Adjudication Under The Act (Part 2)
Adjudication Under The Act (Part 2) – The Adjudication Notice
Here is the second post in a series of three about the Adjudication process under the Construction Act. This covers the Adjudication Notice.
Starting the Process – The Adjudication Notice
Once you are satisfied that you have a dispute that can be adjudicated, the process is started by way of written notice (Adjudication Notice) to the other party.
The Adjudication Notice is a very important document in that it defines what matters the Adjudicator has the jurisdiction to decide.
As a very minimum the notice must contain the following:
• Nature and brief description of the dispute.
• When and where the dispute arose.
• Nature of the redress being sought.
• Names and addresses of the parties to the contract.
The Adjudication Notice must be served on the other party before you approach an Adjudicator Nominating Body to appoint an adjudicator. The ANB will normally require a fee for them to appoint an adjudicator.
Once appointed the Adjudicator will write to both parties advising them of his/her appointment.
The Referral Notice
The Referral Notice must be issued to the Adjudicator within 7 days of the issue of the Adjudication Notice. There is usually a fair amount of work in the preparation of the Referral Notice even in the simplest of disputes. It is for this reason that in the vast majority of cases the Referral Notice is prepared before the Adjudication Notice is served.
The 28 day period for the Adjudicator to make his/her decision starts on the date the Adjudicator receives the Referral Notice, provided of course that it has been served within 7 days of the Adjudication Notice.
Who pays for Adjudication?
Although adjudication is generally inexpensive in comparison with arbitration or litigation, the process is not free and there are inevitably some costs that have to be paid. There are two elements to these costs: the fees of the Adjudicator (together with those for any advice and assistance obtained by them) and the costs that you and the other party, as participants in the process, spend on your own legal, expert or commercial advice.
Who pays the Adjudicator’s costs?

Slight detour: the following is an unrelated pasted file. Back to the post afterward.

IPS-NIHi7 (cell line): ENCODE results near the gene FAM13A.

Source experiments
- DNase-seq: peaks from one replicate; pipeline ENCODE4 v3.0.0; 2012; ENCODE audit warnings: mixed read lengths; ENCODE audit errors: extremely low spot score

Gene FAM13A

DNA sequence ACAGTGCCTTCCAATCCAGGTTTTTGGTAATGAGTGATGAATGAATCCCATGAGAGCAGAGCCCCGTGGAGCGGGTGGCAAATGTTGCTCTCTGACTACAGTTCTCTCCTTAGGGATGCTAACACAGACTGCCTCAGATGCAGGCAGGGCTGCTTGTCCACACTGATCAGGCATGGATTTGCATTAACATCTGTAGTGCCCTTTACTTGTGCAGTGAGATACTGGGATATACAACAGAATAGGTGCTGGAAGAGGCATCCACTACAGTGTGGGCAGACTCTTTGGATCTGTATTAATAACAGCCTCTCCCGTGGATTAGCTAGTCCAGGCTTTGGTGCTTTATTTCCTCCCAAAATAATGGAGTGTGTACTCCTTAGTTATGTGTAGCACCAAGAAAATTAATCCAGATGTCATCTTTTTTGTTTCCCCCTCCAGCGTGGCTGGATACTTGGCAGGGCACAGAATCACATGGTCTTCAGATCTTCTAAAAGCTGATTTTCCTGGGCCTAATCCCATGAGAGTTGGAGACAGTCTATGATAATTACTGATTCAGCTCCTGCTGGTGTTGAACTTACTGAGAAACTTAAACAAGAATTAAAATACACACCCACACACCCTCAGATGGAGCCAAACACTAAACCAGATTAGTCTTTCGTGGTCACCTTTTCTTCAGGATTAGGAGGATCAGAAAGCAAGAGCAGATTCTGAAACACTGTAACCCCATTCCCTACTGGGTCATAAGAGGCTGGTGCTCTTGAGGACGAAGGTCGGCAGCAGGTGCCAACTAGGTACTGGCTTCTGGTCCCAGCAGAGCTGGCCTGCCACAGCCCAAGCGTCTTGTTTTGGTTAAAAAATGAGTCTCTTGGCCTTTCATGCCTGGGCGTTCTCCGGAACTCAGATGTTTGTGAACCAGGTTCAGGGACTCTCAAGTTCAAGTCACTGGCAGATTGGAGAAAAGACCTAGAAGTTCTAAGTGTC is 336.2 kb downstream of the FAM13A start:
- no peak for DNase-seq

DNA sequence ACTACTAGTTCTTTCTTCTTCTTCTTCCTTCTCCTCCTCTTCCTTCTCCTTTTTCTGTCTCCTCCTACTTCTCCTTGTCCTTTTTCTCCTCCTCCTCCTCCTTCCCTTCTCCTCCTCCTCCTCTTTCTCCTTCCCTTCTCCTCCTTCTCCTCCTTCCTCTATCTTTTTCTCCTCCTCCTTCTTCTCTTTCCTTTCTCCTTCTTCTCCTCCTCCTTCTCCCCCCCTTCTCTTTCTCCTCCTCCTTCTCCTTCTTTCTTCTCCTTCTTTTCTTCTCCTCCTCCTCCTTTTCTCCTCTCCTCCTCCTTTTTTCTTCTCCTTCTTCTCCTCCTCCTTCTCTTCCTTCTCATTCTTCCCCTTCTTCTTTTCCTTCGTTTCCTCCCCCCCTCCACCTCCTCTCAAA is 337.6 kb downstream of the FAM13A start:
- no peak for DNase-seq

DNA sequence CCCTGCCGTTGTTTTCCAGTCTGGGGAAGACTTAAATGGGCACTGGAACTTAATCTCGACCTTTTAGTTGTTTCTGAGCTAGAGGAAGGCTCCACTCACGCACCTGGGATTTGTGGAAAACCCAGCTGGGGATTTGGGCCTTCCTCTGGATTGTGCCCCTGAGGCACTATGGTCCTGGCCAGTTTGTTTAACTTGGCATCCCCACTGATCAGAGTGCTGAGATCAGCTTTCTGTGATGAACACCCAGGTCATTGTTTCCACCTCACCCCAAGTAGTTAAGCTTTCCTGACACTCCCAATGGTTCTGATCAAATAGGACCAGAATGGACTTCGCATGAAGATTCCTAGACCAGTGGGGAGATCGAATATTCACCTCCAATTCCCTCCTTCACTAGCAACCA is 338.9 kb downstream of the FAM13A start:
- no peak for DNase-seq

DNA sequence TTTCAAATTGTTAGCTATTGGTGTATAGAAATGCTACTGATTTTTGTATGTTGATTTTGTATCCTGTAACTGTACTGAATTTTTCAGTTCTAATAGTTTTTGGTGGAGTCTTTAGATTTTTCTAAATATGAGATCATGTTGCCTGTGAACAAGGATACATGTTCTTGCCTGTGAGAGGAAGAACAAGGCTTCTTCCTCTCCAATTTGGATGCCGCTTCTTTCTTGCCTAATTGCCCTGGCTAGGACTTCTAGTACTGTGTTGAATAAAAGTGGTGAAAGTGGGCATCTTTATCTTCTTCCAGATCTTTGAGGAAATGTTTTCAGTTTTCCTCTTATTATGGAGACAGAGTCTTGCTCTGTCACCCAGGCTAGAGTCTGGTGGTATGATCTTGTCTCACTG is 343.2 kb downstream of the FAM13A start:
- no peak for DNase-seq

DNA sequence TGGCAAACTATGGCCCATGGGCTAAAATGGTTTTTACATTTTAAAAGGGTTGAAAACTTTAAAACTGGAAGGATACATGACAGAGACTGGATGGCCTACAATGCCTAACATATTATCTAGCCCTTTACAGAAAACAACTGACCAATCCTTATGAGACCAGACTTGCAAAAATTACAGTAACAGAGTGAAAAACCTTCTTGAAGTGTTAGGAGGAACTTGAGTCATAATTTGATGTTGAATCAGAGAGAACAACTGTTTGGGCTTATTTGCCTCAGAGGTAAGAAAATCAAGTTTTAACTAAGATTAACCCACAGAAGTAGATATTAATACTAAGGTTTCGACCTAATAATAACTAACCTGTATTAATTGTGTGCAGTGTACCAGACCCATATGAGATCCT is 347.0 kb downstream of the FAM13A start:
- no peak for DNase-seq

Who pays the Adjudicator’s costs is one of those matters that depends upon the terms of the adjudication procedure. The Act requires that the Adjudicator is entitled to decide who should pay the Adjudicator’s costs, as part of the decision, unless the parties have agreed otherwise after the notice of adjudication has been given.
Often, the Adjudicator will decide that the party ‘losing’ overall must pay their costs. However, this is not always the case and the Adjudicator may take into account matters such as how each party has behaved, and whether each party has won on some issues. On the other hand, whatever the outcome of the decision, the Adjudicator may simply apportion the fees equally between you and the other party.
This is not the end of the matter since both parties are jointly and severally responsible to the Adjudicator for their fees. This means that if the other party does not pay, you will have to: if one of you defaults on payment, or becomes insolvent, the Adjudicator can legally demand those fees from the other, leaving that other party to recover from the defaulter.
It is also worth remembering that the Adjudicator is under a duty to avoid incurring unnecessary expense.
The Adjudicator has obtained expert advice – do I have to pay for this too?
Provided the parties have been notified first, the Adjudicator is entitled to appoint experts, assessors or legal advisers as required. Within the general requirement to avoid incurring unnecessary expense, the costs of any such external advice will form part of the Adjudicator’s costs. Similarly, the Adjudicator may require tests or experiments to be carried out and the costs of these will also form part of the Adjudicator’s charges.
What will the Adjudicator charge?
There is no set rate for an adjudicator; a range of hourly rates are charged. The total amount will depend upon the complexity of the issues and the length of time the adjudication takes. If the Adjudicator was named in the contract or agreed by the parties, then the hourly rate should be agreed at that time. However, if the Adjudicator is nominated by an Adjudicator Nominating Body there is no opportunity for the parties to agree an hourly rate and the Adjudicator must set a reasonable rate.
Can I ask the Adjudicator to award me my costs?
Whether the Adjudicator has the power to award the parties’ costs (as opposed to the Adjudicator’s own costs) depends upon the terms of the adjudication procedure. Under the Scheme the Adjudicator does not have this power, and many, but not all, specially written procedures specifically provide that each party pays its own costs.
Need Further Advice about the Adjudication Notice?
Construction Act adjudication was originally intended to be a simple process by which disputes could be resolved. To a certain extent adjudication is a simple process, but it is nonetheless a legal process and not one to be undertaken lightly.
If you have no experience of legal process, then it is best to take professional advice. Bear in mind that the whole adjudication process takes place very quickly, so you need to act fast if you are on the receiving end of an Adjudication Notice!
You can call us for initial no cost advice on 01773 712116, and our Gold and Platinum Buddies can use their commercial and contractual consultancy to establish the best course of action. You can also reach us via the Contact page of the website.
Whatever level your business is at, and whatever your specialisation I want to encourage you to experience and enjoy a better more profitable, less stressful way.